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R v Dowds  [2012] EWCA Crim 281 Court of Appeal


 

The appellant, a 49 year old college lecturer, killed his partner in a frenzied knife attack whilst he was heavily intoxicated. Both he and his partner were habitual binge drinkers and there had been numerous violent exchanges between the couple, most of which had been initiated by her and most occurred whilst they were intoxicated. He reported her death to the police two days after the killing and claimed that he had no recollection of the events but accepted that he had killed her. He did not assert that he was alcohol dependant. He could exercise choice over when he drank and would not drink during the week. However, once he had started drinking he was unable to stop. The trial judge ruled that his voluntary and temporary drunkenness was not capable of founding the defence of diminished responsibility. The appellant appealed contending that the World Health Organisation lists acute intoxication in its International Classification of Disease and it was therefore a medically recognised condition and thus satisfied the requirement in s.2(1)(a) Homicide Act 1957 as amended by s.52 Coroners and Justice Act 2009.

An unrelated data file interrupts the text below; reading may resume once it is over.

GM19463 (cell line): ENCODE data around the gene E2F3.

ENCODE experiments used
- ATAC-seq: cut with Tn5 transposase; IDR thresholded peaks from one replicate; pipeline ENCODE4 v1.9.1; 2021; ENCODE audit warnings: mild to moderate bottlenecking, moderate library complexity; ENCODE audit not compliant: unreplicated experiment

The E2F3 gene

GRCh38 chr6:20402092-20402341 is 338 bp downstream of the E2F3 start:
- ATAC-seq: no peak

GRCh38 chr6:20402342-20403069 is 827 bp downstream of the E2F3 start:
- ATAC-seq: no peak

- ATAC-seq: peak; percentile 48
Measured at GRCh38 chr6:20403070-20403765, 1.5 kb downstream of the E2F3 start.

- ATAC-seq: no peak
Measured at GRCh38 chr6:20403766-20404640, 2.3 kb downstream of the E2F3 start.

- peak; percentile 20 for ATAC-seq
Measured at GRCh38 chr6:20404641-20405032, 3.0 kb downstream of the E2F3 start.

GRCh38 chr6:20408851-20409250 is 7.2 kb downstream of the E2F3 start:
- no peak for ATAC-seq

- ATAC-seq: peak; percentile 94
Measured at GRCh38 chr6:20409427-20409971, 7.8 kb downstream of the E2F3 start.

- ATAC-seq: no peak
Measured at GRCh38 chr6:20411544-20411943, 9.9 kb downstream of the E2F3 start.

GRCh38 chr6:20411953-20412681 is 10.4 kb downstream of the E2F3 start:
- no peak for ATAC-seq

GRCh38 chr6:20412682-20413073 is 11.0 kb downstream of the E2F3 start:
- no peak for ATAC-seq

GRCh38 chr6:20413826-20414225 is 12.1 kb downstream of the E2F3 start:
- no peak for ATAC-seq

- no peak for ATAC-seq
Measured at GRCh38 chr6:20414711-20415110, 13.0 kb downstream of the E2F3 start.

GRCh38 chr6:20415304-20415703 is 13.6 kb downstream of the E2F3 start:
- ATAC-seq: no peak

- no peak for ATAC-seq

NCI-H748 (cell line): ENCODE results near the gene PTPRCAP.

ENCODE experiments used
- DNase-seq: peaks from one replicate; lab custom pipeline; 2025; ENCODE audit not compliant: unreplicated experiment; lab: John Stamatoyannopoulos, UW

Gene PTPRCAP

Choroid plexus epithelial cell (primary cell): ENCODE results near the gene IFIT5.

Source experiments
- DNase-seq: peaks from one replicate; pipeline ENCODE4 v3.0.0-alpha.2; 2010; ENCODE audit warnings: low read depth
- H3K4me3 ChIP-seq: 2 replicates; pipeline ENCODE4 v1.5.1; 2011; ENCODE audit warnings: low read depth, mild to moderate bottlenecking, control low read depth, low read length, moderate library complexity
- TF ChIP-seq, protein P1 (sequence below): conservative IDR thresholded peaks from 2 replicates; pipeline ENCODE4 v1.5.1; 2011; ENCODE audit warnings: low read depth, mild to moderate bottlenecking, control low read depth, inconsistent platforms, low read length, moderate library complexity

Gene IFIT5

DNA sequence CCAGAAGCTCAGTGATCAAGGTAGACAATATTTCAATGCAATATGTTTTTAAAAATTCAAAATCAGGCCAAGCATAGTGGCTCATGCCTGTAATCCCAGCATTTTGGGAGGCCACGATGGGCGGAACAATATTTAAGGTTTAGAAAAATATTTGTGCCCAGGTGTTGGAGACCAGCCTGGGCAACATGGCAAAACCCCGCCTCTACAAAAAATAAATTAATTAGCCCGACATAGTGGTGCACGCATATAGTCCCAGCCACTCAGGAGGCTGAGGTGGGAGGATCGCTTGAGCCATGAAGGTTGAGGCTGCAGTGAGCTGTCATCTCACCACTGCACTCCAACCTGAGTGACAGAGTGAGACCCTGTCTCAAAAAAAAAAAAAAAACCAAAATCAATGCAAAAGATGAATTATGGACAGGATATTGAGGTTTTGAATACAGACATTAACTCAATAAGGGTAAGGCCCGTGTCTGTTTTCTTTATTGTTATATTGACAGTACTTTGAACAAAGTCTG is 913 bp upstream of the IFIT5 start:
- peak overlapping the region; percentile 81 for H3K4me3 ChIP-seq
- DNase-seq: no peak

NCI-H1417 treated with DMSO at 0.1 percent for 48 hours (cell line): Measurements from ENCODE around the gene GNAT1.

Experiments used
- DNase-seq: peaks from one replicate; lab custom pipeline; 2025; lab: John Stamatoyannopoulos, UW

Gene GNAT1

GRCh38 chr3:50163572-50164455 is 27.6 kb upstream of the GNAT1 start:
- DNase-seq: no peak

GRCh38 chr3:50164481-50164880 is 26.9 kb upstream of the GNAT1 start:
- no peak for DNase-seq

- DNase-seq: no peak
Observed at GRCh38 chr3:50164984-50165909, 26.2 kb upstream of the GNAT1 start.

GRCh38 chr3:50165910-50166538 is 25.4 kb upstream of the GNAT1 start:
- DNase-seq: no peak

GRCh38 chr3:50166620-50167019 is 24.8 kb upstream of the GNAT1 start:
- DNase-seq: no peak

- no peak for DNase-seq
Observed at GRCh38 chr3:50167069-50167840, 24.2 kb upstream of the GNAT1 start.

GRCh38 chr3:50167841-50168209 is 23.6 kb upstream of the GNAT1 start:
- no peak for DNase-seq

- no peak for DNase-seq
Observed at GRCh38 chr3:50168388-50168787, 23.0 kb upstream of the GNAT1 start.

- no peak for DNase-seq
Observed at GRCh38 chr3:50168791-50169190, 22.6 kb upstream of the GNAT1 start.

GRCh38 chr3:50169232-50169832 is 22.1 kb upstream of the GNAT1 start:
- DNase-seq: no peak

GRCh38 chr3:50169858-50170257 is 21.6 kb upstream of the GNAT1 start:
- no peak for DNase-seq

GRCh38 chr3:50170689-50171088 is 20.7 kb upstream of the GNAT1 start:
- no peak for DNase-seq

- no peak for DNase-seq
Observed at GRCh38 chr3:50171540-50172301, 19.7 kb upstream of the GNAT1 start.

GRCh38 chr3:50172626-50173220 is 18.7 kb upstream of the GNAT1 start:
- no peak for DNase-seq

Held:

Appeal dismissed. Voluntary acute intoxication, whether from alcohol or other substance, is not capable of founding diminished responsibility.

 

Hughes LJ:

“The re-formulation of the statutory conditions for diminished responsibility was not intended to reverse the well established rule that voluntary acute intoxication is not capable of being relied upon to found diminished responsibility. That remains the law. The presence of a 'recognised medical condition' is a necessary, but not always a sufficient, condition to raise the issue of diminished responsibility.”


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